This excerpt is taken from a feature published by Self Help News ('Giving Voice To The Voiceless') in a Q&A format in which BBM/BMC's Kwaku provides answers to questions relating to the state of British black music atwww.ubol.com/index_files/Page2319.htm.

Britain continues to produce world standard artists of African heritage, selling millions of records. But what is the state of Black Music today in the UK? To assist us answer that question, Self Help News (SHN) invites Kwaku, one of the founders of Britain's  Black Music Congress (BMC) to comment.
SHN: What is British Black Music?
Kwaku/BBM/BMC: British black music is any form of black music expressed by British musicians and songwriters.

SHN: What are its origins?
Kwaku/BBM/BMC: Black music is any form of musical expression to have come out of the African experience, be it from the Continent or its Diaspora. Some believe that experience should be located within the context of struggle. But that is very limiting because it presupposes that all Africans have known  struggle. Whereas Africans, like any other people, have a range of experiences ranging from riches and freedoms,  monarchs and the privileged, to struggles of the poor and working classes.

The location of black music within the context of struggle seems to be influenced by the effects of enslavement to neo-colonialism, but we must be mindful that the African experience and history is wider and longer than the period of the Maafa. Black music serves, or should serve, a number of purposes apart from merely entertaining. Such as educating, retelling histories, and a source of empowerment and self-affirmation.

SHN: Who are its main stakeholders?
Kwaku/BBM/BMC: My understanding of a stakeholder is a person with an investment or interest in a particular activity or enterprise. Hence, the main stakeholders are the producers, such as the musicians, songwriters, DJs, promoters, record producers; and the consumers, be they those that pro-actively consume, by say, paying for a concert or download, or indirectly, by being in environments where they are exposed to black music. It needs to be pointed out that the stakeholders are not confined to those of African descent.

SHN: What are its strengths and successes?
Kwaku/BBM/BMC: The capacity to touch the heart, to elevate, empower, and transport one above ones circumstances. Its successes, particularly within the Western context, is its ability to routinely crossover into the mainstream and become a major driver of culture.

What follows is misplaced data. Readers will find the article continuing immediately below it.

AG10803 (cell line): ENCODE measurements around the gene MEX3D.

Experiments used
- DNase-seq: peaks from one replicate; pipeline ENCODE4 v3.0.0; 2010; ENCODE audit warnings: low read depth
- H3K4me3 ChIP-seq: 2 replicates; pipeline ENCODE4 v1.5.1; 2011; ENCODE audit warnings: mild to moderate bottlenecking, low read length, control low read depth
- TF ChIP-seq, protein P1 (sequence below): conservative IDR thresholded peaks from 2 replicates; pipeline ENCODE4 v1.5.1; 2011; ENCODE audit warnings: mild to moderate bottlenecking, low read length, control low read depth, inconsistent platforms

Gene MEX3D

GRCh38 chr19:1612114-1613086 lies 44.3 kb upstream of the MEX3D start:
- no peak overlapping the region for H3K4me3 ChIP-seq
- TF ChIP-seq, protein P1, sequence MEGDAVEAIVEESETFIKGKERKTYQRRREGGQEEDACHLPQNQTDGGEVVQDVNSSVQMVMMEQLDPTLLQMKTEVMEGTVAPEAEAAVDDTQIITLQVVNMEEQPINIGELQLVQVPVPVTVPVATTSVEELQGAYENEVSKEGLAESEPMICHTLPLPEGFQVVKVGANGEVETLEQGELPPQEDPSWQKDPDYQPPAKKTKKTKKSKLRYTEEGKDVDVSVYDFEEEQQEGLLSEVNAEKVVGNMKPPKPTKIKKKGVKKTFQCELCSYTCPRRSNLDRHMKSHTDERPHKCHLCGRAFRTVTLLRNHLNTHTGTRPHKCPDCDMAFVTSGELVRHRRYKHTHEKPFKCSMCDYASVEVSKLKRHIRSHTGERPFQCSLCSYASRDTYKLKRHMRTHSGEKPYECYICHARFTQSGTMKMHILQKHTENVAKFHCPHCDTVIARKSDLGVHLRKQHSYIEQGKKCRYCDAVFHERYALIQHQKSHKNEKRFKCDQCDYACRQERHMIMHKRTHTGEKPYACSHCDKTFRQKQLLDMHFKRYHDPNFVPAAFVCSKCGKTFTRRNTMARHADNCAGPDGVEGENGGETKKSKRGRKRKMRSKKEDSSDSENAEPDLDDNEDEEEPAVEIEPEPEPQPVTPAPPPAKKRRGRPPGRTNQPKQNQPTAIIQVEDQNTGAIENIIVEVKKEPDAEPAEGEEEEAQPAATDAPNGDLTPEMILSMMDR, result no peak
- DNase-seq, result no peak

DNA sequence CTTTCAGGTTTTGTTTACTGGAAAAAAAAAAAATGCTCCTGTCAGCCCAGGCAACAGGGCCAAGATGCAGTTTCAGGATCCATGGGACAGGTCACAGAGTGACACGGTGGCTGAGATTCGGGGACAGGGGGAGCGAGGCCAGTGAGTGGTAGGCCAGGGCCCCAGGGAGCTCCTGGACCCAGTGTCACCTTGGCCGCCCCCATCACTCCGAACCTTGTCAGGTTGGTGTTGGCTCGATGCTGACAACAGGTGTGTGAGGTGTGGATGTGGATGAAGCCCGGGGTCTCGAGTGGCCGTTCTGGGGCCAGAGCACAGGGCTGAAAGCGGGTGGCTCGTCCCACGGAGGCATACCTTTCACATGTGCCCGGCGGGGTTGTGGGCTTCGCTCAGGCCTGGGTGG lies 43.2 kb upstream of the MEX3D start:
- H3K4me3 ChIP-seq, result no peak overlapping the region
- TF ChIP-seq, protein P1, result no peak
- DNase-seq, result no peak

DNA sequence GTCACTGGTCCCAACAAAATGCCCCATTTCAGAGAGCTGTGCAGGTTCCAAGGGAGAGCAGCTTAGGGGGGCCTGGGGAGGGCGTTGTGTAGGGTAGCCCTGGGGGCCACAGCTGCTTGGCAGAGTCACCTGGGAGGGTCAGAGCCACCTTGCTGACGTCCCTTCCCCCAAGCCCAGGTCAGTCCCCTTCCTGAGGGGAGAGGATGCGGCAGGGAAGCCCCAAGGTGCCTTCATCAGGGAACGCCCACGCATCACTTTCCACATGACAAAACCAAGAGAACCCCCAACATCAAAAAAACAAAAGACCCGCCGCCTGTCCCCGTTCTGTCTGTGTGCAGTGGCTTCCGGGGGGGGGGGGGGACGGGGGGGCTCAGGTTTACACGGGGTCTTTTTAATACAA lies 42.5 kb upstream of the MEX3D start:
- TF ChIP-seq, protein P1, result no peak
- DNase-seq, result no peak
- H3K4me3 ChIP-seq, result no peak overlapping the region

SHN: What are its weaknesses and failures?
Kwaku/BBM/BMC: Its prostitution because of an overwhelming drive for lucre and commercial dictates, which seems to focus on serving a base, common denominator. The failures include conscious music not having a high enough profile and access. This failure can be put at the door of the producers and consumers the former for not persevering enough to produce conscious music, and the latter for not making enough of an effort to find and pro-actively consume and support conscious artists.

SHN: What are its current opportunities?
Kwaku/BBM/BMC: The notion that independent is cool, accessible music-making technology, and the amazing access provided by the internet, provides huge opportunities for making and presenting music. However monetising those endeavours is another issue, which I think can be mitigated if our musicians develop their stage-craft and the live scene.

SHN: What are the threats?
Kwaku/BBM/BMC: Whilst I recognise stakeholders are not, and need not be, just of African descent, I believe the way that the mixture of technology and the popularity of black music has made it relatively easy for anyone to produce black music. We run the risk of non-Africans becoming the face of, and major earners from ‘musics’ that have come from an African experience.

SHN: Looking ahead: Predictions for British Black Music for the following five years
Kwaku/BBM/BMC: It’s a bit of a bind. If we continue to produce music that’s just serving the underground, the streets or on road, as some of the youths say, few people are going to put food on their tables from these activities. On the other hand, if some from the underground crossover into the mainstream, that style or movement is soon co-opted and ‘commodified’ by the mainstreams using people, particularly artists, who are not intrinsically linked to the source that birthed that particular music or scene.

That notwithstanding, I would hope that enough people from the British black music scene make enough of an impression that the mainstream infrastructure has no choice but to embrace, profile and sell them. Whilst there are those that advocate staying underground or keeping it real, and that is a choice I wont decry, its also important to realise that the demographics and industry reality of Britain means that engagement with the mainstream is almost the only option in which one can realise adequate recompense for ones endeavours. Engaging with the mainstream does not necessarily mean the music has to be crass or not conscious.